Dressage Training in Aiken, SC
Amy McElroy

Ask the Judge – Proper Salute

Dear Amy,

I recently started competing at the Prix St. Georges level at dressage shows and I am now riding with a double bridle. In the entry of my test I come down the centerline, and halt and salute with a nod of my head. In the final centerline, I halt and salute with a nod of my head and drop my right arm to the side. At my last show I was surprised to see I received an error for my entry salute, even though the judge did not ring the bell to signal it. I have been saluting this way ever since I started using the double bridle because I don’t want to lose my hand’s proper position on the pair of reins at the outset of the test. I have never gotten an error for this before.

I also didn’t realize that at this level an error would take two whole points off my final percentage. Is this correct? Also, I noticed that the final collective mark, which used to be for Rider Position, is now called General Impression. I seemed to have scored a bit lower than I have in the past on this final mark. Is the judge looking for something different now? 


Dear Salute,

It is very exciting to be competing at the FEI level as well to be riding in a double bridle. It is useful to know that a double bridle is allowed (but not required) once you are competing at Third level and above. According to the USEF 2021 rule book DR 3.10.2, for Third and Fourth level a snaffle or double bridle are permitted in the warm up and in competitions. According to DR for all FEI tests ridden at a national level, a snaffle bridle or double bridle are permitted in the warm up and competitions. So you could have started using the double bridle in previous levels, but it is perfectly acceptable to wait until you reach Prix St-Georges, or stay in the snaffle. 

Let’s start with your salute. According to the USEF 2021 rulebook DR 122.2, 3. “At the salute riders take the reins in one hand. All riders let one arm drop loosely along his/her body and then incline his/her head in a slight bow.” The 2021 USEF rulebook states in DR122 5.f; “At the salute if the rider does not take the reins in one hand he must be penalized as an error of course.” DR122 5.c.1 states. “In FEI tests every error of course must be penalized whether the bell is sounded or not.” So you can see that your judge was absolutely correct to give you an error for saluting by simply nodding your head, and was not required to ring the bell. If you have been saluting this way habitually and you have not received an error in the past, you were just lucky!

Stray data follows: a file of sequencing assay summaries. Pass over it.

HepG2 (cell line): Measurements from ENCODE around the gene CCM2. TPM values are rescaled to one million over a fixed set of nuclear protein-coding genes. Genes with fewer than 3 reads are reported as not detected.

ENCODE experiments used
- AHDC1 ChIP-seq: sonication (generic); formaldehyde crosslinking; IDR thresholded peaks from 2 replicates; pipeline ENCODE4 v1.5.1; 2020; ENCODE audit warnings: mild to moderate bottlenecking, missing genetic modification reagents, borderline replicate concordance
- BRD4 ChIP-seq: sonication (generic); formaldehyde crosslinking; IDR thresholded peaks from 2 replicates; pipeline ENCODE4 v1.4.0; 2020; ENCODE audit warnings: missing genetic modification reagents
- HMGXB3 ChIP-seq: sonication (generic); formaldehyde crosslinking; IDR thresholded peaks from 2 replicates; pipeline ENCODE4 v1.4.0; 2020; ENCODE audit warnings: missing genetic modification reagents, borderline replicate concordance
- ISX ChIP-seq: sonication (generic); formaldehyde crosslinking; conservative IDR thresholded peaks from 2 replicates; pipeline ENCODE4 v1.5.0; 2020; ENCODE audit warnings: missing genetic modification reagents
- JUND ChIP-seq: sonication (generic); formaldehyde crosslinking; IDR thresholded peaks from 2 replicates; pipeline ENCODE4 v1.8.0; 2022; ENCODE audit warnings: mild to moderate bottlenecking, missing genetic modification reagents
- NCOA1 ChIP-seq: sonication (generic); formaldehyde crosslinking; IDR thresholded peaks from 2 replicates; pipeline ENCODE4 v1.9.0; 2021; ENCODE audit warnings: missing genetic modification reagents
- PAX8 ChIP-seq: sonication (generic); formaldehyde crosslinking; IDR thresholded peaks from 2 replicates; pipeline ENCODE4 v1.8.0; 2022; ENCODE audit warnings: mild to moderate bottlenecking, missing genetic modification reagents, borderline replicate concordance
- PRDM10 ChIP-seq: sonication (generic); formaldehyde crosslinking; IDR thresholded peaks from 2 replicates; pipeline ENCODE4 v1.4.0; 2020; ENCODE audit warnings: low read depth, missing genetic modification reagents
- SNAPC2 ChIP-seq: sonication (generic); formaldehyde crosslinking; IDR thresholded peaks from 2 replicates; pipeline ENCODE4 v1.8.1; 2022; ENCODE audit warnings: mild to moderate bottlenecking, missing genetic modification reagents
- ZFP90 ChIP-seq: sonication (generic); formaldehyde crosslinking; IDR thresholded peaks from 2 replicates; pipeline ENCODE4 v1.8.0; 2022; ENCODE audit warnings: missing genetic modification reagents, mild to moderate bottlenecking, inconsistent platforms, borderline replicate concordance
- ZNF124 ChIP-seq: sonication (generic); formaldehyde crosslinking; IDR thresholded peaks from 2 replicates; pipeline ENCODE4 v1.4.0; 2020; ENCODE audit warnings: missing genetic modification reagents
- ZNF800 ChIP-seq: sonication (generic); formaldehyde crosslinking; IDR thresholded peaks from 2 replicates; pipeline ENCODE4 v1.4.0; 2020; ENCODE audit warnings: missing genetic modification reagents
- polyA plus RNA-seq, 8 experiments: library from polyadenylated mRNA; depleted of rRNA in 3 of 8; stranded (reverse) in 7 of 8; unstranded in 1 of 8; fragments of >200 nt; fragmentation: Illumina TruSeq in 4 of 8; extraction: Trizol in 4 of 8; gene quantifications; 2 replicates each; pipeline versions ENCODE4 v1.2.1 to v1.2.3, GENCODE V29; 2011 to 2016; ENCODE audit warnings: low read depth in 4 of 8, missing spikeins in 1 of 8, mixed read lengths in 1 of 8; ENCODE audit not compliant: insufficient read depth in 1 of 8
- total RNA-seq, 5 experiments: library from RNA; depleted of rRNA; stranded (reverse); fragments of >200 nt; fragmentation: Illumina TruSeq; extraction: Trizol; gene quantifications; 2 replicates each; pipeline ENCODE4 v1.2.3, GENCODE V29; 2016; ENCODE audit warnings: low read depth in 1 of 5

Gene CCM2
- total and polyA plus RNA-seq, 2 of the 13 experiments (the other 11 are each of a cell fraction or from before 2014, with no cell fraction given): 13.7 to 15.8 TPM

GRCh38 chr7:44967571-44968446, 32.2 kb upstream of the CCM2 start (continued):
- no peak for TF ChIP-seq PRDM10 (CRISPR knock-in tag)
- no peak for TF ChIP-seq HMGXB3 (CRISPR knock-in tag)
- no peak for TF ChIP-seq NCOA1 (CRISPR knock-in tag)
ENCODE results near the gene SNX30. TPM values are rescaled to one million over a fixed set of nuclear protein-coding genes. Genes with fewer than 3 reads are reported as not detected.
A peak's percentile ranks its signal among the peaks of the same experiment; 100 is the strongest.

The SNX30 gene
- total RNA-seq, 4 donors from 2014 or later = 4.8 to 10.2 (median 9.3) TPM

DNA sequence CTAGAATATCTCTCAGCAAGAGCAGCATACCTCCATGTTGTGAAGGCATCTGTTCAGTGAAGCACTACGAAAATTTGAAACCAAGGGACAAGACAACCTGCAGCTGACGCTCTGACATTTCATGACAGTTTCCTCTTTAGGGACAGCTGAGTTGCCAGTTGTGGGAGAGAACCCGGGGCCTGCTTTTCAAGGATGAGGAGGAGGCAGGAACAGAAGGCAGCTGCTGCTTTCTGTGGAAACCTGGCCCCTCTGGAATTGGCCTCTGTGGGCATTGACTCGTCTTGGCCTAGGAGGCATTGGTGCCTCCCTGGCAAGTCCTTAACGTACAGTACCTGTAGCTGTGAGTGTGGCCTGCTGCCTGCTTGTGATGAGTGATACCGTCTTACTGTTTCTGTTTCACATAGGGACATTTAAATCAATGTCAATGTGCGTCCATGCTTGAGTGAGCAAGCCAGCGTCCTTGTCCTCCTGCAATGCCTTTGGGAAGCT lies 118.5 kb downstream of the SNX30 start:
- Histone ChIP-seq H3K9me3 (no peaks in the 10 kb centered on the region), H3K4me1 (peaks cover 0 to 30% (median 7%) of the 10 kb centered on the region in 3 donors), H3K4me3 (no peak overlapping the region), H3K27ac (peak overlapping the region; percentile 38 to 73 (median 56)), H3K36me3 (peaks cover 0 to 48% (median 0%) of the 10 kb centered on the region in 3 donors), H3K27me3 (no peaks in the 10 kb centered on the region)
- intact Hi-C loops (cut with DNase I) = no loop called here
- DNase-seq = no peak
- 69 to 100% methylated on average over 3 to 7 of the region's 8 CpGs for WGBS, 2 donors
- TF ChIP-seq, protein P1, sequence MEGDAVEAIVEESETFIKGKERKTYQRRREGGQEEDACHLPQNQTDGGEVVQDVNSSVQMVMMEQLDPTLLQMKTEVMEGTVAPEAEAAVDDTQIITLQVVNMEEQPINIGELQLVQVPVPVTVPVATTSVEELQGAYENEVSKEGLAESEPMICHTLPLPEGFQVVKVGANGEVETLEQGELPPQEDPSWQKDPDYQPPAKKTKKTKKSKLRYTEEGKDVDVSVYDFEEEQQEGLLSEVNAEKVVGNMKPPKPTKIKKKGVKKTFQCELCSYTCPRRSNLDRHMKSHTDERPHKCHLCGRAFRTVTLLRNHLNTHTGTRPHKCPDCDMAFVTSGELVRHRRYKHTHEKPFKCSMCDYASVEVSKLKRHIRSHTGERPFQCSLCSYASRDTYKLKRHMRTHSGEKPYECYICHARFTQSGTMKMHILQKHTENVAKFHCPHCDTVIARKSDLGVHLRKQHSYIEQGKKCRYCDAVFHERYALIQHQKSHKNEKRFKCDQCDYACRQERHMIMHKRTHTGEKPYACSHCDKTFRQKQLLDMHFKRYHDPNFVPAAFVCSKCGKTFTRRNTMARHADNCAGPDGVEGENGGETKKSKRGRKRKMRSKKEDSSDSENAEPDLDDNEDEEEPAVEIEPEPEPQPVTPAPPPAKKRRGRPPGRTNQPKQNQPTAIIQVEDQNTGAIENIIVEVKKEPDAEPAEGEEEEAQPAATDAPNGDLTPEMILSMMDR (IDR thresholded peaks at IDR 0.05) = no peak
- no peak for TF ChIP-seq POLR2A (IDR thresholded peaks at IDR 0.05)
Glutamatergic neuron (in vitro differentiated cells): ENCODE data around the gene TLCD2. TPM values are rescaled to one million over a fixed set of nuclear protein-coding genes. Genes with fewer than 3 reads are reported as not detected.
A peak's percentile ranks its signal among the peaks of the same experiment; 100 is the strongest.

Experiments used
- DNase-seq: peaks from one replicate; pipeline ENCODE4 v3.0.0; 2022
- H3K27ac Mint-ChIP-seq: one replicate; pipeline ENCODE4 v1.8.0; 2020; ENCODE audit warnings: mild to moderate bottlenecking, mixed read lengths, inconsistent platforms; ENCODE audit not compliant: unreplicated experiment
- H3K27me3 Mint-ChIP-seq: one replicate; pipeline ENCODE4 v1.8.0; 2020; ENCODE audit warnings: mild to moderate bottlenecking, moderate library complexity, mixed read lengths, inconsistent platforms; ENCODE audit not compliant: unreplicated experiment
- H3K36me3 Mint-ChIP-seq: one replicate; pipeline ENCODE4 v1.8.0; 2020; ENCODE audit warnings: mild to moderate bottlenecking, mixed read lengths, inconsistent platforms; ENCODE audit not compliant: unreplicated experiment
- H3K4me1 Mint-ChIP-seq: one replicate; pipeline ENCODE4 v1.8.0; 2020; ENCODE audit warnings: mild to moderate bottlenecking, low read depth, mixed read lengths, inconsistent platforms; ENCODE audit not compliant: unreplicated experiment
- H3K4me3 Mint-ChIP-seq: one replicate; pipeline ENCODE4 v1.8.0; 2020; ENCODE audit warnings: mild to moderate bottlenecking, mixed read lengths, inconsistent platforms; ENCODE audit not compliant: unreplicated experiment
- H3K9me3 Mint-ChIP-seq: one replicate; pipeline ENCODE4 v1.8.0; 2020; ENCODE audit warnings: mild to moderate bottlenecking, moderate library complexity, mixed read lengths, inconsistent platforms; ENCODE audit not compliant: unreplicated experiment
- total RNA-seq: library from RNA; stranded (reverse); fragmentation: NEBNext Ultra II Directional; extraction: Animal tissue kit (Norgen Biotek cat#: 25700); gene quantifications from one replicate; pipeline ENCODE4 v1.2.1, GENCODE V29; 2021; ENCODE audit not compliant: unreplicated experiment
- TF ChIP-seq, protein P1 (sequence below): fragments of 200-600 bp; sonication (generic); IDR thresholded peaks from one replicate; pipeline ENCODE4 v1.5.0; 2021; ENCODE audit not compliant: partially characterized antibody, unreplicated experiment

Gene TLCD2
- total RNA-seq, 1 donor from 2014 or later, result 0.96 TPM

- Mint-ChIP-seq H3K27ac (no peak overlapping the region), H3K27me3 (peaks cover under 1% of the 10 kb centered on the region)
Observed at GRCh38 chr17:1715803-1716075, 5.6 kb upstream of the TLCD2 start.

When you are riding with a double bridle, it can be a bit tricky to salute and coordinate the four reins in one hand and then immediately take them up again and move off, but it is mandatory. Never fear, it will become easier with practice. And as you can see it is quite costly if you don’t do it. This is because there is a difference in the way error points are deducted at the FEI levels versus the way they are counted in tests Fourth level and below. If you have an error in a test at Fourth level and below you would see a two-point deduction off your gross score prior to calculating your percentage. In the FEI Levels, however, if you make one error you incur two points off your final percentage score. For instance if you were performing Fourth Level test 1, and your gross score was 253.5, your final percentage would be 65%. (There are 390 maximum points in this test.) If you had an error, two points would come off that gross score, leaving you with 251.5, and your final percentage would be 64.5%. In practice, therefore, that two-point error would only cost you half a point off your final score.

Now let’s look at Prix St-Georges. If you have an error at this level, the two points are deducted off your final percentage, so that if you would have gotten 65%, now you will get a 63%.  So you can see an error is much more costly at these levels.  If you have a second error at the national levels, you will have another four points taken off your gross score. At the FEI level, however, a second error would entail elimination.

Now let’s talk about the final collective mark. As before, FEI tests continue to have one final collective mark, but it has changed slightly for the 2021 competition year. The name was changed from “Rider’s Position and Seat; Correctness and Effect of the Aids” to “General Impression.” The new mark has the following directive:  “Harmonious Presentation (harmonious presentation of the rider/horse combination; rider’s position and seat, discreet and effective influence of the aids).” 

This final collective mark is a representation of your ride and should be similar to you final score. For example if your final percentage was a 62%, you would likely see a 6.0 to 6.5 for your General Impression mark. Your riding position is still taken into consideration, but it is just part of your score. This collective mark, as before, has a coefficient of two. 

I hope this helps to clarify how to perform a correct salute and avoid a costly error, as well as how tests are scored at the FEI level. It is always a good idea to practice your halt and salute at home, especially if you are new to handling the four reins of a double bridle. With a little work, picking up those reins should become second nature to you, and nothing to worry about at all. Keep striving for correct equitation while influencing your horse in a harmonious way. 

Wishing you much success at the FEI levels!